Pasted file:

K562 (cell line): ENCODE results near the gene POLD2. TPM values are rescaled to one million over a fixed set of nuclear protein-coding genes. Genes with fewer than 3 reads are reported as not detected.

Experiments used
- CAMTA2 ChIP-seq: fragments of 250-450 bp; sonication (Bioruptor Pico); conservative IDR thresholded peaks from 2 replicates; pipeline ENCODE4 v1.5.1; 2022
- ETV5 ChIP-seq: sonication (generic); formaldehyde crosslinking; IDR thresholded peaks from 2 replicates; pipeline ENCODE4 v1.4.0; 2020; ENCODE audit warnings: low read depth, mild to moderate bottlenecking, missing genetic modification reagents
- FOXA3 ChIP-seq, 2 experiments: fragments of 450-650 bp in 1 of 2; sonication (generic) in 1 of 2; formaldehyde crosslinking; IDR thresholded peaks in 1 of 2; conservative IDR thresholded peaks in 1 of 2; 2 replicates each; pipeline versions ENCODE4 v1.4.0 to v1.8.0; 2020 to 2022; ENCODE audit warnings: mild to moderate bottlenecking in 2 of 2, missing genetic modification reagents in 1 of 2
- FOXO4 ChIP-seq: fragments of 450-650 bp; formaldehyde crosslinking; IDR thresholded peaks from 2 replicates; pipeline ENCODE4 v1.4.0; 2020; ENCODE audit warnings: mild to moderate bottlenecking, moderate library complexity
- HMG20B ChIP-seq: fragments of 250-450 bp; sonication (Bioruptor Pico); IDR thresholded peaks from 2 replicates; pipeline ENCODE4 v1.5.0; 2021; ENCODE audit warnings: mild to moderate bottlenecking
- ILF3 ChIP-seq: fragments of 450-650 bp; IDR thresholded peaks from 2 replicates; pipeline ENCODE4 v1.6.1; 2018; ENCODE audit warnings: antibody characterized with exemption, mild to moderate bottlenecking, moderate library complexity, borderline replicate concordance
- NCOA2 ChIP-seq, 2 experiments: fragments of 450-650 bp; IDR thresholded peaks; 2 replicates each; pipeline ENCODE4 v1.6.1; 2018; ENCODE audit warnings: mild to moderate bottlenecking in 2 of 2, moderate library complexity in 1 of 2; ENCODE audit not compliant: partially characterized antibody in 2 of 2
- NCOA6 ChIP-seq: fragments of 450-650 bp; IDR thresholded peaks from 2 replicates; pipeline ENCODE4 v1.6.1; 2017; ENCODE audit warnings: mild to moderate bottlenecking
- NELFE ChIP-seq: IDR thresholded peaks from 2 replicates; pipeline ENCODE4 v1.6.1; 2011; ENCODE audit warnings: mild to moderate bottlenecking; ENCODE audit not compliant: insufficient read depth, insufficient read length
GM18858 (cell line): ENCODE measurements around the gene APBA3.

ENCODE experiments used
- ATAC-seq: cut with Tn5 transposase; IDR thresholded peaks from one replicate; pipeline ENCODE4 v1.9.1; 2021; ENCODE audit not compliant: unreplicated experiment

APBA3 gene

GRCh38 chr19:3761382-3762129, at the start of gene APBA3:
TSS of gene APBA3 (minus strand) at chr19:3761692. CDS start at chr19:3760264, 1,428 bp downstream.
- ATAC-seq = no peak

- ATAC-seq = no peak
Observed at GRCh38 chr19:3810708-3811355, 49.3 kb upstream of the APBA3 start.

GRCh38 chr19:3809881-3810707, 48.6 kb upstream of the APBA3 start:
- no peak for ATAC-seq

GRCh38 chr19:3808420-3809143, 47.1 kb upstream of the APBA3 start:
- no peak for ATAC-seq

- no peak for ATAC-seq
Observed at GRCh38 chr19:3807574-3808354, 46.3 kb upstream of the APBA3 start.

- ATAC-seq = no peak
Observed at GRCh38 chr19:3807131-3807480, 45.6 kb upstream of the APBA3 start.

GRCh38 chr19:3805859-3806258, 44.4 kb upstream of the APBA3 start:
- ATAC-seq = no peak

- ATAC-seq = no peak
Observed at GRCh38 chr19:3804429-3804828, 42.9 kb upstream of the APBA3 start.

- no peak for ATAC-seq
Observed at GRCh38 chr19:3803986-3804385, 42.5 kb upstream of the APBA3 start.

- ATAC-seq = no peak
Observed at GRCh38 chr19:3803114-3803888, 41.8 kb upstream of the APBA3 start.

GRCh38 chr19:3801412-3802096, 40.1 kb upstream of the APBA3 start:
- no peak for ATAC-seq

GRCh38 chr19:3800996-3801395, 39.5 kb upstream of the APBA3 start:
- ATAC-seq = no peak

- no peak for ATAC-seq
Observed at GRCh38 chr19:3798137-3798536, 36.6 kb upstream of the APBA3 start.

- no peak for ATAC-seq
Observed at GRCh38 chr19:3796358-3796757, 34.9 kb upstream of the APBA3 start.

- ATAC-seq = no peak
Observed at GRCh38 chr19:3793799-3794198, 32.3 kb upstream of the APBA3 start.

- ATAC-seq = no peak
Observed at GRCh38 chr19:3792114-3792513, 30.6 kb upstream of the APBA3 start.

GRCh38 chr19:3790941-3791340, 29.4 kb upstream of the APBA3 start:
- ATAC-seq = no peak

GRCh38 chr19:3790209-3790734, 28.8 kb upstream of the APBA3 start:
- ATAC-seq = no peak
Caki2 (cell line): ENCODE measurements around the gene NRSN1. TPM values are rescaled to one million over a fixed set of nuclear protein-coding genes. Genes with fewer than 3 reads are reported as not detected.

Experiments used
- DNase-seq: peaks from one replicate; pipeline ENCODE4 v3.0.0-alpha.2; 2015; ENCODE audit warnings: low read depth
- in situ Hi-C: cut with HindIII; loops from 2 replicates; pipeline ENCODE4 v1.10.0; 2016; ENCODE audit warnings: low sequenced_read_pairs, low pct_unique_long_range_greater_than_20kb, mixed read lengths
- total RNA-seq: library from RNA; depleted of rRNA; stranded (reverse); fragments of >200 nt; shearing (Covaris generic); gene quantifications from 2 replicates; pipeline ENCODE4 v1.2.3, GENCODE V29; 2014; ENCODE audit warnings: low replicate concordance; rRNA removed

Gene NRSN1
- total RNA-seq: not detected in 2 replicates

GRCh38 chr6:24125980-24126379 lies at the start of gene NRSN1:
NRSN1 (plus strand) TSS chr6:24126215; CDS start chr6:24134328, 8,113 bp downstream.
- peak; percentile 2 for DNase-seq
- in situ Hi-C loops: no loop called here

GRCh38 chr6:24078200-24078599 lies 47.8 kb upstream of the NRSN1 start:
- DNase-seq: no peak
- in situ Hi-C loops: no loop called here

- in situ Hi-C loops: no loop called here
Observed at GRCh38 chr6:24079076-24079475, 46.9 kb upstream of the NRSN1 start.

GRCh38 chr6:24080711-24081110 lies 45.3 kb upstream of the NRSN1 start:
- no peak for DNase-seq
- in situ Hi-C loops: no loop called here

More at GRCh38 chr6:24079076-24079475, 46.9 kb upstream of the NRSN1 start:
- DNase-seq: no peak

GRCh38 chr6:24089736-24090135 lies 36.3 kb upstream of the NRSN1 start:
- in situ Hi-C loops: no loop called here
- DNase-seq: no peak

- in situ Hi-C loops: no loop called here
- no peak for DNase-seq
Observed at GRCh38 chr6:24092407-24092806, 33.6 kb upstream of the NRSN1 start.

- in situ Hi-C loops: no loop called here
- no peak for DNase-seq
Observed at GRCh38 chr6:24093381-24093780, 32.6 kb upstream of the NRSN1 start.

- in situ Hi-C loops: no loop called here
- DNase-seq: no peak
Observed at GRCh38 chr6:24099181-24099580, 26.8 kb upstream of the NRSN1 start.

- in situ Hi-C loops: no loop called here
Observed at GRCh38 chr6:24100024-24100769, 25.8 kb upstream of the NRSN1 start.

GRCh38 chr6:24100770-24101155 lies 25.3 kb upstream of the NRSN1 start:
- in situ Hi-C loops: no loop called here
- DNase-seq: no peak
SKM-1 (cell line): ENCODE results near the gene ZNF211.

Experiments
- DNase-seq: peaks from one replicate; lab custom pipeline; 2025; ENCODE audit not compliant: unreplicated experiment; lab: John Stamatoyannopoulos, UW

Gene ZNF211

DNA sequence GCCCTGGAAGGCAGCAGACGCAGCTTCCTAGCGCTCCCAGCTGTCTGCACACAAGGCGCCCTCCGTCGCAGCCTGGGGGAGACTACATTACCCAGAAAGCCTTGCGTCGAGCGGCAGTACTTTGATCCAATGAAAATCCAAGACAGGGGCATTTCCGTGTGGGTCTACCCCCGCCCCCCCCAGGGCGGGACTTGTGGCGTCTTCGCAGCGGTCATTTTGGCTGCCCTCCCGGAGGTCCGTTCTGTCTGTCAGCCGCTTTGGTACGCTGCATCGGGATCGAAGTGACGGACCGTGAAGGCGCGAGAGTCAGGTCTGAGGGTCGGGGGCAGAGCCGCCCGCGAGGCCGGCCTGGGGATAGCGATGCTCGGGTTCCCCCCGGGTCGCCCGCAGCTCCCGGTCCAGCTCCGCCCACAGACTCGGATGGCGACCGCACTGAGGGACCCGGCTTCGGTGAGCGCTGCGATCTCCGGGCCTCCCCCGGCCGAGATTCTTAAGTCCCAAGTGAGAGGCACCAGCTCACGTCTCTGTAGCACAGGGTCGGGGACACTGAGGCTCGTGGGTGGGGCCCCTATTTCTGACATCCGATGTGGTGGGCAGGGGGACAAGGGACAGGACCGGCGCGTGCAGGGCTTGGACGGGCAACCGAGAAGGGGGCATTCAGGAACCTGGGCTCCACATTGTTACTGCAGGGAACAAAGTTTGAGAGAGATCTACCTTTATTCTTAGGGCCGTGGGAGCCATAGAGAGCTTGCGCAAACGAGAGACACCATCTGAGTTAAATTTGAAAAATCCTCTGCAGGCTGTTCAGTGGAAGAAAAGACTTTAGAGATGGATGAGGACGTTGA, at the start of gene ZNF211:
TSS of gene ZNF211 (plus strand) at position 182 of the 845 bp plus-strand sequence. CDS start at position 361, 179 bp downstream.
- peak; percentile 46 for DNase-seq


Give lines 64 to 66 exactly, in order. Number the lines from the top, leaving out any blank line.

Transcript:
GRCh38 chr6:24078200-24078599 lies 47.8 kb upstream of the NRSN1 start:
- DNase-seq: no peak
- in situ Hi-C loops: no loop called here